I’ve had several requests lately for a list of supplies used to make suminagashi, so here is a little write-up! I know this doesn’t include actual instructions, but suminagashi is a very easy and accessible art form. And pretty cheap too!
Suminagashi, or “spilled ink,” is the art of traditional Japanese marbling. The effect is beautiful, but it is also a meditative practice to quiet and focus the mind. It is composed by allowing a basin of water to still, and then adding ink to the water. The ink can be traditional black calligraphy ink, or more modern colored ones, including acrylic. The pattern is composed by adding drops of ink within each other. As they expand, they create the traditional fractal look of mountains and rivers, or coastlines. The pattern can then by manipulated by blowing on it, using a brush, or even a hair to gently move it. It is said that a master of suminagashi has only a small amount of control over the outcome.
To do suminagashi at home:
Suminagashi can be done at home or in the classroom with a minimum of supplies! All you need is ink, trays, and paper.
For ink, we recommend Dr. Ph. Martin’s Bombay India Ink, which can be purchased online from Blick at http://www.dickblick.com
. If you’d like to try a more traditional ink (only in black and red), purchase the Yasutomo “sumi ink,” which comes from Japan.
Trays can also be found on Blick’s website- we like the Richeson Heavy-Duty Art Tray, size 13″x”18″x1″. But any similar tray will work, as long as it’s not metal!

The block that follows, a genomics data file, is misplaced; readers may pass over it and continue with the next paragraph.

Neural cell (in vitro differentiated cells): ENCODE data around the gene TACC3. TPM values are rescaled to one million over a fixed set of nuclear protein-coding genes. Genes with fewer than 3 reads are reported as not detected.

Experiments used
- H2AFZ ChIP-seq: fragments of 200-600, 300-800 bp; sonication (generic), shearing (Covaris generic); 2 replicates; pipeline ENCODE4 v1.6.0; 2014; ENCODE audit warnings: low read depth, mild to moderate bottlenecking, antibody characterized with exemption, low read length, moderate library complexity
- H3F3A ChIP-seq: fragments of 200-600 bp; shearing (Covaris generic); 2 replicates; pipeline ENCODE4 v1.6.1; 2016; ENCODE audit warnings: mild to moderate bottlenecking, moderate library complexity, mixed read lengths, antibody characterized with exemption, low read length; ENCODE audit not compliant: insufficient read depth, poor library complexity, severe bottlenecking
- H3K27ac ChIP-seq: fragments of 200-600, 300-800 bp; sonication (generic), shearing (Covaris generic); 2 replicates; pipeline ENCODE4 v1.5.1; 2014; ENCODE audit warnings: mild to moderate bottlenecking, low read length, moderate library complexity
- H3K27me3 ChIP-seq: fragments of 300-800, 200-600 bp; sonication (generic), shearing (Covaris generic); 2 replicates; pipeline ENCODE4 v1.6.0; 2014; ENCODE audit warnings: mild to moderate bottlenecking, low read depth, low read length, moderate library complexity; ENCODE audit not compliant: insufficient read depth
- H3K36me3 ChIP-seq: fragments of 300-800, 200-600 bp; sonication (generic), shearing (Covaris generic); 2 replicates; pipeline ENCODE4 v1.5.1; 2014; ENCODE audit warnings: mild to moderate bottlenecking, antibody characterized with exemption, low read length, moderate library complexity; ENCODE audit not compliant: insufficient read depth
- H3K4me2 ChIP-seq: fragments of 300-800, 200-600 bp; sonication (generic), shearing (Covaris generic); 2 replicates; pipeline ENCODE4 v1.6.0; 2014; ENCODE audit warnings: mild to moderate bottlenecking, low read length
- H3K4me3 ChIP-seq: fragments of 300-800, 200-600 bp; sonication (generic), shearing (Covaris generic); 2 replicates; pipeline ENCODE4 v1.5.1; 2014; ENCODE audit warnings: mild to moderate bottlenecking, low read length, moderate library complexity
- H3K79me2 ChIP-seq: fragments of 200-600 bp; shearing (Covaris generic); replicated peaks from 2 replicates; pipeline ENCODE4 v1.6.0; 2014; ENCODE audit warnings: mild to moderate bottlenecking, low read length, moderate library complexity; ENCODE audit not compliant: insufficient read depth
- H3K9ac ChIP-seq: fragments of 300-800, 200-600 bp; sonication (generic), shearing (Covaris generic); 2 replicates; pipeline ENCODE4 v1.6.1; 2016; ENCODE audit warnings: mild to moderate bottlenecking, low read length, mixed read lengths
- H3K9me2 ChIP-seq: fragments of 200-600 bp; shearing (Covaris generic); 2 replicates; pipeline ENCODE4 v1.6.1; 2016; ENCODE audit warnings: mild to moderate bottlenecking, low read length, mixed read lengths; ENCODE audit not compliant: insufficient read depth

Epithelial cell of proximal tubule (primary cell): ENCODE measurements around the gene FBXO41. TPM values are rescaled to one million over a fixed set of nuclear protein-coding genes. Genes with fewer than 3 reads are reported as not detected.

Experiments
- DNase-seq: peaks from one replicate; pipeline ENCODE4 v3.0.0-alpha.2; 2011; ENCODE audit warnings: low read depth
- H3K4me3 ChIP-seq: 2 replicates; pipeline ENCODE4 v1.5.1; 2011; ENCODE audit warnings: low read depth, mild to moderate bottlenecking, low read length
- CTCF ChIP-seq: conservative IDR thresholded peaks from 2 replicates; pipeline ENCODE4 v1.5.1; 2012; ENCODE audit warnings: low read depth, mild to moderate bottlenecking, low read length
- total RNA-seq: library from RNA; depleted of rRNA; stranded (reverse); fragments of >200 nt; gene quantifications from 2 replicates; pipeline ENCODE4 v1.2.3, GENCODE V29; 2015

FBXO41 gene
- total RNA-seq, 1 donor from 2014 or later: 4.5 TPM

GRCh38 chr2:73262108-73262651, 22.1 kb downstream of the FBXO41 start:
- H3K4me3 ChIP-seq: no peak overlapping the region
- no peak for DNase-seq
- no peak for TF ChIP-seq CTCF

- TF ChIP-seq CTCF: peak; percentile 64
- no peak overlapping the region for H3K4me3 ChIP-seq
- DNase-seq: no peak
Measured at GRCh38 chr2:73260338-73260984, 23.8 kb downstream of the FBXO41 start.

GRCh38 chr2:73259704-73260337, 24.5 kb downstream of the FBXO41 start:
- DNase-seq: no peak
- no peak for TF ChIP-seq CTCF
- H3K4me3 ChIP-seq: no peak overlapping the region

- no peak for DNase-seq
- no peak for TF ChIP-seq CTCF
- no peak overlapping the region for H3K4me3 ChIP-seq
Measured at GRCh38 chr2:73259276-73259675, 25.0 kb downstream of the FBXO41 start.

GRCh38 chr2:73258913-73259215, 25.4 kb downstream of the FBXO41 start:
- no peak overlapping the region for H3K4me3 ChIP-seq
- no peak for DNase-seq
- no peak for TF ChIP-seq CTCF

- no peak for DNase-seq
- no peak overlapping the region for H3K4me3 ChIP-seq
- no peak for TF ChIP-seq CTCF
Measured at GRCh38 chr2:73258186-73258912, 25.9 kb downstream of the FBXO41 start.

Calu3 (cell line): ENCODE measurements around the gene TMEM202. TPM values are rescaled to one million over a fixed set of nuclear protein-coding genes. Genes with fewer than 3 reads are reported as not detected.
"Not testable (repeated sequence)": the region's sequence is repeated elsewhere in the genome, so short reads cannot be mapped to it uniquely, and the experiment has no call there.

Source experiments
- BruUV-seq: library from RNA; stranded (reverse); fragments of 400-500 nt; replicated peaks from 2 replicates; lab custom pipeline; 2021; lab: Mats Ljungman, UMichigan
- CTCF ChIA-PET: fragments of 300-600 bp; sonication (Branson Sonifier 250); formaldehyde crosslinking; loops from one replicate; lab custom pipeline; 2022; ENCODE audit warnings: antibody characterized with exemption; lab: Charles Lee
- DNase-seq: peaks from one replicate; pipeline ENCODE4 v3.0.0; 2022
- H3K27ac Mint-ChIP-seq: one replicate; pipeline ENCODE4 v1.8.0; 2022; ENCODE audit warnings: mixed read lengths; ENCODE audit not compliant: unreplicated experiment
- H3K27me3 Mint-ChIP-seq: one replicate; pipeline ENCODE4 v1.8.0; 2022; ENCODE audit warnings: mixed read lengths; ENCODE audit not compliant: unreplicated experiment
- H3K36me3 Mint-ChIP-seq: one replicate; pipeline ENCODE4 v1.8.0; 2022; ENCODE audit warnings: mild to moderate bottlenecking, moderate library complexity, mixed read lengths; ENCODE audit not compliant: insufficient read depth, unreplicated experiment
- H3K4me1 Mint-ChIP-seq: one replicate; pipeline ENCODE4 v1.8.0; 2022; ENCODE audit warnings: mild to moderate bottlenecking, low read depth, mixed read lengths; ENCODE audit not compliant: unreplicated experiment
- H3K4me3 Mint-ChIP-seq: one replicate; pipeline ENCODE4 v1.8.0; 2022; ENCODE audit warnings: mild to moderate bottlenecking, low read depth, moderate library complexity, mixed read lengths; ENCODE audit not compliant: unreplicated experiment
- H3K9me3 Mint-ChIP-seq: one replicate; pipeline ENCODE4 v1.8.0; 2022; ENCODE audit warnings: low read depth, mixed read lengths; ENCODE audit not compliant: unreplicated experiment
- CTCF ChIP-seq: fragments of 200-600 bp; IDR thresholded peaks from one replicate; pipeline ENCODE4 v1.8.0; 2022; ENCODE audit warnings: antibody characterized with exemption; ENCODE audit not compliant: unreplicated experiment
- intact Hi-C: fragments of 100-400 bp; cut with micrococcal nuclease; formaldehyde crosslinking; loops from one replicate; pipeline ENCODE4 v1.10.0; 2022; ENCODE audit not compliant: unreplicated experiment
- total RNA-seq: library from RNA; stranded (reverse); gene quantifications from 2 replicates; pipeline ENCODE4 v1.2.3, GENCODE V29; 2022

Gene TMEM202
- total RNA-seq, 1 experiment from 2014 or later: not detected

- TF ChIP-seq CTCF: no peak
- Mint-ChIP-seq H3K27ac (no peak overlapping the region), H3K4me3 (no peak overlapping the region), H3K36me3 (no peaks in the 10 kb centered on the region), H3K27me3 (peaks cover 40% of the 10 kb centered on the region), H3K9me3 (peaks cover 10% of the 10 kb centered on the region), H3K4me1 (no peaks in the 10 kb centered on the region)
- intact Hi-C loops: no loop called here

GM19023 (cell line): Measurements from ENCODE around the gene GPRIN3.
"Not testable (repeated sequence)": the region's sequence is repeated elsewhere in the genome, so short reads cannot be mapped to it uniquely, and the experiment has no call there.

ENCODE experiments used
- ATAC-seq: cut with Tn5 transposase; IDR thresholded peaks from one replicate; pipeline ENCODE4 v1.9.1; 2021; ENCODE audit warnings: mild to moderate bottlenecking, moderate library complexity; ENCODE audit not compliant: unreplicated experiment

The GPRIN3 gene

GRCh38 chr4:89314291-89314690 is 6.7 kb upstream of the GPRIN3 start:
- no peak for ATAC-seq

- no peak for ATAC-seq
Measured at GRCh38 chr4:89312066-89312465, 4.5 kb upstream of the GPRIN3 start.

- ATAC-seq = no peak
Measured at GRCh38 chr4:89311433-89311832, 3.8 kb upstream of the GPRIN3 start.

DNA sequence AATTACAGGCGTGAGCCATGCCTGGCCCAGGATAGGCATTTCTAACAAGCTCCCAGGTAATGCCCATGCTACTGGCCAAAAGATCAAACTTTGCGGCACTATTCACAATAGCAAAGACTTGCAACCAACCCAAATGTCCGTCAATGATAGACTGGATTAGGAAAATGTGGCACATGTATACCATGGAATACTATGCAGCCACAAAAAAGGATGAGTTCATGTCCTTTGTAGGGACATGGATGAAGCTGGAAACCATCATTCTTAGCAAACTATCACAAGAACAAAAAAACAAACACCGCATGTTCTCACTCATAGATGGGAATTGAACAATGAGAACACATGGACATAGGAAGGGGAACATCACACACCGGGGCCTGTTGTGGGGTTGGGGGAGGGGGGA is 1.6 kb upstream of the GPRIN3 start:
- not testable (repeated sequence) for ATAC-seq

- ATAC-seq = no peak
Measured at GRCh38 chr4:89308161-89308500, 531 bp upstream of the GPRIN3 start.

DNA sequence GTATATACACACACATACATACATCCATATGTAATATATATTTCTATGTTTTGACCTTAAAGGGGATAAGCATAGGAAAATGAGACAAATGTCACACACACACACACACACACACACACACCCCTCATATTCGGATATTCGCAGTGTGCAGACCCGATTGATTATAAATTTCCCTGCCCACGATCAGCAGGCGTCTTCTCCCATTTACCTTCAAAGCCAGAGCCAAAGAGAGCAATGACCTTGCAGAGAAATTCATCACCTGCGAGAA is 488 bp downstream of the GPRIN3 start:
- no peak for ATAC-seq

For paper, any printer paper will do.
Turpentine: If you are working with the sumi ink, or would like to try a different technique than the white India ink, purchase turpentine from Blick, your local art store, or any hardware store. Use a brush to apply the turpentine and create white space between your colors.
Brushes: Any small/medium, pointed brush will do, but I find that calligraphy brushes are particularly nice. If you are using Bombay India Ink, you do not need a brush.
Other inks: There are a wide variety of inks and paints that may or may not work, including marbling kits from your local art store! If you love doing sumi, experiment with different inks and colors and see what works for you.
Paper: The same goes for paper. Some paper will work well, others will be totally nonabsorbent or will tear too easily. Try different types of paper! We particularly like watercolor paper and Legion or Arches printmaking paper, but these can be significantly more expensive than regular printer paper.
Books: For the truly curious, I highly recommend Anne Chambers’ book “Suminagashi: The Japanese Art of Marbling: A Practical Guide.” She also has a book on Western marbling techniques.
Enjoy your suminagashi journey!